General presentation:

The poet Max Rippon was born in Grand-Bourg, Marie-Galante, in 1944, spending his childhood on his native island and then moving to Pointe-à-Pitre where he attended Lycée Carnot and rubbed shoulders with such major Guadeloupian literary figures as Sony Rupaire. Although he lives in continental Guadeloupe, he sees himself as essentially Marie-Galantian. Deeply attached to Creole culture, his work seeks to depict the life, culture and values of his country. He has published numerous collections of poetry as well as an autobiographical narrative entitled Le  dernier matin, based on memories of early teenage years. He is also the author of two novels, Marie  la Gracieuse and Six virgule trois, which he neologistically refers to as “racontages”. His first work, Pawòl naïf, was issued by his own publishing house Aïchi Editions in 1987, following which he was the first author to be published by Jasor. In 2010, he translated Gilda Gonfier’s L’anoli amoureux into Creole – a work that won the first “livres jeunesse en Caraïbe” competition held by Guadeloupe General Council. His most recent work, Morrina, quitter la rade, is a collection of poems in French and Creole, as well as poems translated into a surprising range of languages, including Spanish, English, German, Romanian, Walloon, Arabic and Songhay.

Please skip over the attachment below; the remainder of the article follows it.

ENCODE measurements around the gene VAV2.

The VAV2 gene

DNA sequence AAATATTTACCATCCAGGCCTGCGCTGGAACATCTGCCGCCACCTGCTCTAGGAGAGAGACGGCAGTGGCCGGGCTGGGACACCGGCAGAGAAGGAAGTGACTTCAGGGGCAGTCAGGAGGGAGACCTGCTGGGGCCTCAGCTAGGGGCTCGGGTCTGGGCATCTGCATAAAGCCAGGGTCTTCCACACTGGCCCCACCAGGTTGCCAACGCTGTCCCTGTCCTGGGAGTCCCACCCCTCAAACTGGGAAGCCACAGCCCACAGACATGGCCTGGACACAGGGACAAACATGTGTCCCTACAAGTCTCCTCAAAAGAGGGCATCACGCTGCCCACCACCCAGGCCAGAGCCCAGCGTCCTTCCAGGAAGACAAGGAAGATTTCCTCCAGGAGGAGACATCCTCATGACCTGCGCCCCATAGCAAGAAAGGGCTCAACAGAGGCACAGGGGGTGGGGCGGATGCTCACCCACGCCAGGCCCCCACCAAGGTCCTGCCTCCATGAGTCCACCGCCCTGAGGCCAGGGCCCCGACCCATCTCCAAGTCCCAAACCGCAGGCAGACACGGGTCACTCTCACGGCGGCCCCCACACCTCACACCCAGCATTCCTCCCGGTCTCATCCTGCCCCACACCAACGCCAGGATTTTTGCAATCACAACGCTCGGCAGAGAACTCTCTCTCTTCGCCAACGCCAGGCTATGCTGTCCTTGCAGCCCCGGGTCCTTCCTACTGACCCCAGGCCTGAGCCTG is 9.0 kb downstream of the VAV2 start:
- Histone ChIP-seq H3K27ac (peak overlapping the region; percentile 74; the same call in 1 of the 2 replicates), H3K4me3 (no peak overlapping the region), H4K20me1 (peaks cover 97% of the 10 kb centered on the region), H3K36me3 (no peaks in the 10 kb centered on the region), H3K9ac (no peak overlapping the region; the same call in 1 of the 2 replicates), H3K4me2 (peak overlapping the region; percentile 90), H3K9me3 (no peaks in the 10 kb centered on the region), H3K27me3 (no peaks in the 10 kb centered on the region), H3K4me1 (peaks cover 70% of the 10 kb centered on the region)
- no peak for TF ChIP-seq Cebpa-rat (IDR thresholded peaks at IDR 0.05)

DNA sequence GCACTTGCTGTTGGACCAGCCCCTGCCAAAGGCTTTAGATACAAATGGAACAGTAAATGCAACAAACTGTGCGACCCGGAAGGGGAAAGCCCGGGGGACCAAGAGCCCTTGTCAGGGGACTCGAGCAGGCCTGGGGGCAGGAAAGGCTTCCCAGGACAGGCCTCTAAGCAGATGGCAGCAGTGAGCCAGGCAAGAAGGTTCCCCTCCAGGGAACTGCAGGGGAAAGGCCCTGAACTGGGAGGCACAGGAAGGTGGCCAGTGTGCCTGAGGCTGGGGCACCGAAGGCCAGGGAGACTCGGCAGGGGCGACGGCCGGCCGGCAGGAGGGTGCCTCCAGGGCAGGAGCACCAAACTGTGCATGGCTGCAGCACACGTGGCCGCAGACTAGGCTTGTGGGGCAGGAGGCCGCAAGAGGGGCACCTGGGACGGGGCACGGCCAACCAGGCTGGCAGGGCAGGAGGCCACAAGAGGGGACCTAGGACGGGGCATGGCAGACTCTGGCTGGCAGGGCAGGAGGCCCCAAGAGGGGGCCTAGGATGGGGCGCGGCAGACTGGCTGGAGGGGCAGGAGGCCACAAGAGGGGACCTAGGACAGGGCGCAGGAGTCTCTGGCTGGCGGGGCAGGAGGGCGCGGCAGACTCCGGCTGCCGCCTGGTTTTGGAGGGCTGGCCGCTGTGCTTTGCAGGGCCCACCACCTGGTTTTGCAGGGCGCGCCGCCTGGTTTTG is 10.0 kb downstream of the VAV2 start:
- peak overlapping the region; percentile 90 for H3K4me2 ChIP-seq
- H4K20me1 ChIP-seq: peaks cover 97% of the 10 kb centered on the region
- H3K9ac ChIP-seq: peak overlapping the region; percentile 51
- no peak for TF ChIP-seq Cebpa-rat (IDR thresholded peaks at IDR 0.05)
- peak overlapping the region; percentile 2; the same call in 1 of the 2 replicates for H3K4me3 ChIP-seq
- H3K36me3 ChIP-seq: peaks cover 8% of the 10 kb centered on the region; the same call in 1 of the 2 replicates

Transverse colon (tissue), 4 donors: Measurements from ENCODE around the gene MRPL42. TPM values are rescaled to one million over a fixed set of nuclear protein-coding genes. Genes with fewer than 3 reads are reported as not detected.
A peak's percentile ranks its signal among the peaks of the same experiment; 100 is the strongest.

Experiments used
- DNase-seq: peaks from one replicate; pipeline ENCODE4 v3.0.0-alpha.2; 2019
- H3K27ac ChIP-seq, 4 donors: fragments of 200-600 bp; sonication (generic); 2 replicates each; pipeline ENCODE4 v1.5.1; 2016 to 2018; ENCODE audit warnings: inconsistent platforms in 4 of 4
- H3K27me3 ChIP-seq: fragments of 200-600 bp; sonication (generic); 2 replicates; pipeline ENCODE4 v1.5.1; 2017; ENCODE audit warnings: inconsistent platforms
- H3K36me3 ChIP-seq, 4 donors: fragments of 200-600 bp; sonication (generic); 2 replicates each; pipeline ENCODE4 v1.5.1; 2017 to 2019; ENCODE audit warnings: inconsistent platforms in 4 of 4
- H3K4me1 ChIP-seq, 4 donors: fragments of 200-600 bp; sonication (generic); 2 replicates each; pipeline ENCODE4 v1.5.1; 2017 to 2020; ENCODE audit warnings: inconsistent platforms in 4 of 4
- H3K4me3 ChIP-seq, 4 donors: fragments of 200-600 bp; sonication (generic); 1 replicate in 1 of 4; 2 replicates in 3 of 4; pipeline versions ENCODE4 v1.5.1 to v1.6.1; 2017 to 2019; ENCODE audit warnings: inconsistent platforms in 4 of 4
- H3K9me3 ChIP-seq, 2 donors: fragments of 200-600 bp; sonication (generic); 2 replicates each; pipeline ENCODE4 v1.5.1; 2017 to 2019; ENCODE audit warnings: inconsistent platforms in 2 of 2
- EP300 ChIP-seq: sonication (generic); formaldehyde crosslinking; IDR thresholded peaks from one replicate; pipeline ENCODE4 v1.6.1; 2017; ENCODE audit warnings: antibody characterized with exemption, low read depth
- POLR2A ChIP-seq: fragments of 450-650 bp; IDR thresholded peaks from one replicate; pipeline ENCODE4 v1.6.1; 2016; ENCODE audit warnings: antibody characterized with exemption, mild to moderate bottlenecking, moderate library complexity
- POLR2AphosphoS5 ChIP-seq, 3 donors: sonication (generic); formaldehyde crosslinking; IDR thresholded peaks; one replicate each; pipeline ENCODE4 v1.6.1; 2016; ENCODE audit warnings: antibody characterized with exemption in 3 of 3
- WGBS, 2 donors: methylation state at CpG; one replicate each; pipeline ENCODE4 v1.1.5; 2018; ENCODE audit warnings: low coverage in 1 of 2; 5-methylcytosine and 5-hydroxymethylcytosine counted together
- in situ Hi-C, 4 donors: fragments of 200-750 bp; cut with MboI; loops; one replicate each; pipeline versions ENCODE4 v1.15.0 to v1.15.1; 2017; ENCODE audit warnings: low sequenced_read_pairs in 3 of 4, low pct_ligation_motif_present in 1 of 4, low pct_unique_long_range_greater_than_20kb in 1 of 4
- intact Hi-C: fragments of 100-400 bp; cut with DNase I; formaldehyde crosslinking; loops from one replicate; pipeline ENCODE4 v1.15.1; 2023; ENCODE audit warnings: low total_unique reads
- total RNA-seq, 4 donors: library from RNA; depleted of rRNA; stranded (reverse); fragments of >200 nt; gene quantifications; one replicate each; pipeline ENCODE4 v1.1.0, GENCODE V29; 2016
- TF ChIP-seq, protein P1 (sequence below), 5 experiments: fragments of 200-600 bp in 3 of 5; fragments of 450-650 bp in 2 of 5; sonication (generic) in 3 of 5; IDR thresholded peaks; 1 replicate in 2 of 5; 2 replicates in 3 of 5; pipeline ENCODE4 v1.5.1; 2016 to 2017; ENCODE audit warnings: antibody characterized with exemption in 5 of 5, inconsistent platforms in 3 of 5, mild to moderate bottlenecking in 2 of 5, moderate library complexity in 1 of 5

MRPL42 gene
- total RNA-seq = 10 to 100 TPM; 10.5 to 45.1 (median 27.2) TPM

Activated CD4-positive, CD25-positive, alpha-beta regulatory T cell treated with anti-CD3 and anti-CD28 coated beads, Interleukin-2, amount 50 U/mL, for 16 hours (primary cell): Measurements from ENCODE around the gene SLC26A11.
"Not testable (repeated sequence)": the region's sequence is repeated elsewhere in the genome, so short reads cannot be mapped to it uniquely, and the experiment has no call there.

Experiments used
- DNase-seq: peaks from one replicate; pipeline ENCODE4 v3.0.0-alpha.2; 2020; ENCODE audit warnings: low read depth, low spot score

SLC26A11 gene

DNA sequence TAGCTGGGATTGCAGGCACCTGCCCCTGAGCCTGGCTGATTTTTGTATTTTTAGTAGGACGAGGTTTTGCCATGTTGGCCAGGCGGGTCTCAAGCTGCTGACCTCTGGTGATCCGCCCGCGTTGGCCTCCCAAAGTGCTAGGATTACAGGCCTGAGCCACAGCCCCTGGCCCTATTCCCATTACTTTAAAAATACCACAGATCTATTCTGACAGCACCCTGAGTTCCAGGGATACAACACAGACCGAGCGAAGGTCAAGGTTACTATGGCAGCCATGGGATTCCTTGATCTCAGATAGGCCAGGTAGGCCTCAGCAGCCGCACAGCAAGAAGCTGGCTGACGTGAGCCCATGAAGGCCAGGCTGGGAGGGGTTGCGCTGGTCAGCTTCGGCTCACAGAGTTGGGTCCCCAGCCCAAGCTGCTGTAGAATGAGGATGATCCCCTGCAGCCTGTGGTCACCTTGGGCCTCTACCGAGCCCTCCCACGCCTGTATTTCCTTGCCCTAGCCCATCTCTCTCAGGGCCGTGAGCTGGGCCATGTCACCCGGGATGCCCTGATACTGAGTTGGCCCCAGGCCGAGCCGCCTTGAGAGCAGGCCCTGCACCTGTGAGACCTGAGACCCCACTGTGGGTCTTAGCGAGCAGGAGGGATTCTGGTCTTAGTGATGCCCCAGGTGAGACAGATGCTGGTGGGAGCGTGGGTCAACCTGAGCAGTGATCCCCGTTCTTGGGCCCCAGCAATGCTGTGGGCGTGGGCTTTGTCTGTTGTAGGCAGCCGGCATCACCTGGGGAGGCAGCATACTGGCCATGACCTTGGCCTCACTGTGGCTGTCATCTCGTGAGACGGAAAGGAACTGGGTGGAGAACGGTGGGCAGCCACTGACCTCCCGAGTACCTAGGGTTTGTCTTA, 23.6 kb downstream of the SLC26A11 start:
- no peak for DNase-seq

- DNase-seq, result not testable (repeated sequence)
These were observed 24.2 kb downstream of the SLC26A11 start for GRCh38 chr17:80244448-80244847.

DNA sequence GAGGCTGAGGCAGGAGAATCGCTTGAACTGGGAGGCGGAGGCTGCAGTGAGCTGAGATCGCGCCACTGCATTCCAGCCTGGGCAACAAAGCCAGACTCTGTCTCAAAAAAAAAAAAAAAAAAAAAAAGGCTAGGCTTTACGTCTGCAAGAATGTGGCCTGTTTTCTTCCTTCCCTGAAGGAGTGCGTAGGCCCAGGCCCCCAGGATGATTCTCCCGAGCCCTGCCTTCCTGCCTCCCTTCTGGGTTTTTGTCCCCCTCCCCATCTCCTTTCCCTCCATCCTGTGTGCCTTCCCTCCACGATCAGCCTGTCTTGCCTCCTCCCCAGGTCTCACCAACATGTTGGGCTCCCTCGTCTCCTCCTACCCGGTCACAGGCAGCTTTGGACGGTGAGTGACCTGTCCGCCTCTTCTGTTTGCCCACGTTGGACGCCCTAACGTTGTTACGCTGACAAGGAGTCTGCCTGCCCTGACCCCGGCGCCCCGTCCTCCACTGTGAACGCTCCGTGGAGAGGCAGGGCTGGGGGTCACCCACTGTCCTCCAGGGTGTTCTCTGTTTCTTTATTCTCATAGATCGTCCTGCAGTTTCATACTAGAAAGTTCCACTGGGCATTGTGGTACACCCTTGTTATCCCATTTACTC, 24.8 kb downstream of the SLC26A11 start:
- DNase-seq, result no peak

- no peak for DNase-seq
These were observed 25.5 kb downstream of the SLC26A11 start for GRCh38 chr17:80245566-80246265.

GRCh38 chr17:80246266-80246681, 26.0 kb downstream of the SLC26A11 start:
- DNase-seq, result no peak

Select bibliography


  • Six virgule trois, secousses à Terre-de-Bas. Jasor, 2006
  • Marie La Gracieuse. Jasor, 2003.



  • Le dernier matin. Jasor, 2000.



  • Morrina, quitter la rade. Pointe-à-Pitre: Jasor, 2011.
  • Débris de silences. Pointe-à-Pitre: Jasor, 2004.
  • Rékòt: Brisures de mots. (Préface de Maryse Condé, écho plastique: Michel Rovelas) Pointe-à-Pitre: Jasor, 1996.
  • Agouba. Pointe-à-Pitre: Jasor, 1993.
  • Dé goût dlo pou Dada. Pointe-à-Pitre: Jasor, 1991.
  • Feuilles de mots: recueil de Pawòl ordinaires (followed by) Déotwa ti-parol nèf à usage de proverbes. Pointe-à-Pitre: Jasor, 1989.
  • Pawòl naïf: recueil de textes libres. Grand-Bourg, Marie-Galante: Aïchi Editions, 1987.

@La Médiathèque Caraïbe

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